The Catfish Wars Could Derail U.S.-Asia Trade
Vietnam is finally getting some allies in its long war with the U.S. over catfish. For years it has been able to do little more than complain as farmers from Mississippi, Alabama, and other Southern states pressured lawmakers to tighten regulation of low-priced imported fish. Dissatisfied with the way the Food and Drug Administration was regulating foreign catfish, Congress in 2008 required the Department of Agriculture to set up a new office specifically for catfish imports.
Not much happened after that, though, so in a rare example of actual lawmaking this year, Congress set deadlines for the Agriculture Department to implement inspection rules for catfish from overseas. Among the leaders in the fight: Senator Thad Cochran, the Mississippi Republican who just survived a Tea Party primary challenge. Imports from Southeast Asia “have been found to contain dangerous chemicals and substances banned for use in the United States,” his office said in a statement, and it called on the Obama administration to take action against “underpriced frozen fish fillets from Vietnam.”
Until now, Vietnam hasn’t had much leverage. But with President Obama eager to finalize a new trans-Pacific free-trade bloc, suddenly the Vietnamese have some bargaining power and they’re ready to use it. The Vietnam Association of Seafood Exporters and Producers has hired a high-profile U.S. attorney, James Bacchus, a former Democratic congressman from Florida and ex-chairman of the appellate body of the World Trade Organization, the association says. Nine other countries have also joined Vietnam pointing to the catfish regime as an example of the sort of U.S. protectionism that could scupper any agreement for the Trans-Pacific Partnership, the New York Times reported.
In addition to enlisting other countries to protest moves against foreign fish, Vietnam’s government is fighting back in other ways. In a change that could help defang complaints about safety, on June 20 it put into effect a rule to raise quality and safety standards for locally raised catfish, also known as pangasius. Exporters now have to register their contracts with the Vietnam Pangasius Association, and according to the state-run Vietnamese media, many are not happy with the idea of telling regulators about their business. The new requirement, known as Decree 36, is “absurd,” according to an exporter quoted in VietnamNet. “We don’t want to report our business contracts to any individual or institution because this is a business secret,” griped another.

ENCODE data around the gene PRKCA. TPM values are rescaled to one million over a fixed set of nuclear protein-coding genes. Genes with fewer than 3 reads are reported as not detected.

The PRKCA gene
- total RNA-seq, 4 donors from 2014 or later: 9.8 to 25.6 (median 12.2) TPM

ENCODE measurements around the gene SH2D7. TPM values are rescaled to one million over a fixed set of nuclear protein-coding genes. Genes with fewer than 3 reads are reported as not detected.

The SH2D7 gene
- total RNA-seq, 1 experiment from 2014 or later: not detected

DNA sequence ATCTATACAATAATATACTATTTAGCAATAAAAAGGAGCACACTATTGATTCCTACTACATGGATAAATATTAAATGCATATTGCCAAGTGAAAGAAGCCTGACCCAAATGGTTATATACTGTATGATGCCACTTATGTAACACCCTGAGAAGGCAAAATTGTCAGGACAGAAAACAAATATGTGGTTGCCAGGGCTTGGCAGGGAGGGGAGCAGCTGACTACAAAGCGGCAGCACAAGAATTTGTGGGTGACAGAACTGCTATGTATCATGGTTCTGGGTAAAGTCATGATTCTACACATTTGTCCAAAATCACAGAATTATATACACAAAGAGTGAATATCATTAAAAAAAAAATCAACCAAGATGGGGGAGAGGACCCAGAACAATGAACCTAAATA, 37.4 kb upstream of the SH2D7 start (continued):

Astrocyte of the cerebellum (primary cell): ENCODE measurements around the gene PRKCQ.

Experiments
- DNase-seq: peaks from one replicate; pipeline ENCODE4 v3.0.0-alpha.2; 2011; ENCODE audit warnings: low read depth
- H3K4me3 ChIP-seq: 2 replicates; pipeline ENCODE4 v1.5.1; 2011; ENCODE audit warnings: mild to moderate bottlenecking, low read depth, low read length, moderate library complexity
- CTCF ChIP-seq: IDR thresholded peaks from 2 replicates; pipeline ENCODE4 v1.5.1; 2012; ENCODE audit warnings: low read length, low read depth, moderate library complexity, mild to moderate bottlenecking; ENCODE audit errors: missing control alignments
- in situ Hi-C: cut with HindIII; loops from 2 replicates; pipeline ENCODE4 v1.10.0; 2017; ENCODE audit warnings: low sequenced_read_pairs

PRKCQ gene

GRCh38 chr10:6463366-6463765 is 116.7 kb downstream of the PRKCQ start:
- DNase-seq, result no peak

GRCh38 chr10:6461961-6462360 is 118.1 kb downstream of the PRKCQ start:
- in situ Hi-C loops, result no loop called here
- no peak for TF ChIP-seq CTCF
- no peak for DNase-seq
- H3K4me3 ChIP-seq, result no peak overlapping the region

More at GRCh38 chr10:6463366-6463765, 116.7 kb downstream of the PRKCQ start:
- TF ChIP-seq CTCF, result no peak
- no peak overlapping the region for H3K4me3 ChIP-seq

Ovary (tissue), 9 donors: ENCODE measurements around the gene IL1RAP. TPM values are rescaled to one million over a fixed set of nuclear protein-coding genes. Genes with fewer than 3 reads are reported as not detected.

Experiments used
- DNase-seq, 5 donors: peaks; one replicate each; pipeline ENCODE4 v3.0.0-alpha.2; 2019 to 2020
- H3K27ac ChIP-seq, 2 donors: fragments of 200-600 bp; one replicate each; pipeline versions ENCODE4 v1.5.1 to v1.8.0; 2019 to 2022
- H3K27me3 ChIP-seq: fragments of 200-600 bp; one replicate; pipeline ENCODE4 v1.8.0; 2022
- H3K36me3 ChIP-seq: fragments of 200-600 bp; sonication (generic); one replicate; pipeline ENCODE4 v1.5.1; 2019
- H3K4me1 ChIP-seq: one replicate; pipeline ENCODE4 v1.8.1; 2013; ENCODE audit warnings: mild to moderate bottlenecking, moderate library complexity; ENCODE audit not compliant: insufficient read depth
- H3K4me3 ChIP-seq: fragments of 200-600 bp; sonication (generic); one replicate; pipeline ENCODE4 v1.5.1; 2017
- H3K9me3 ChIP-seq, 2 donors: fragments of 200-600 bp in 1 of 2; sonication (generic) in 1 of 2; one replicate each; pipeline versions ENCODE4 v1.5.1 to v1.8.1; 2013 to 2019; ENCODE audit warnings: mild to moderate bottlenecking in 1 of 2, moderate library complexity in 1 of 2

Some farmers worry registering their export contract will open the door to the catfish association regulating prices, VietnamNet reported:
Since all businesses have to register their export contracts with the association, it will know the export prices of every enterprise, which allows it to calculate the input material price. If so, it will put pressure on enterprises if it finds that they buy materials from farmers at prices deemed too low, and force them to raise the prices. In other words, businesses understand that VN Pangasius will have the power to set up the input material floor prices.
Still, not everybody’s angry at the government in Hanoi for trying to exercise more control over the catfish exporters. Lam Van Ho, a fish farmer in the Mekong Delta, Vietnam’s major catfish region, says the new decree creates much-needed standards for quality and food safety in catfish production. Vietnam’s aquaculture has “struggled a lot due to bad practices of several farmers,” Ho says. The low-quality fish from those farmers tarnishes the reputation of the whole industry, risking bans in overseas markets. Decree 36, he argues, “helps stabilize the industry’s brand and in turn will protect the Vietnam catfish exports.”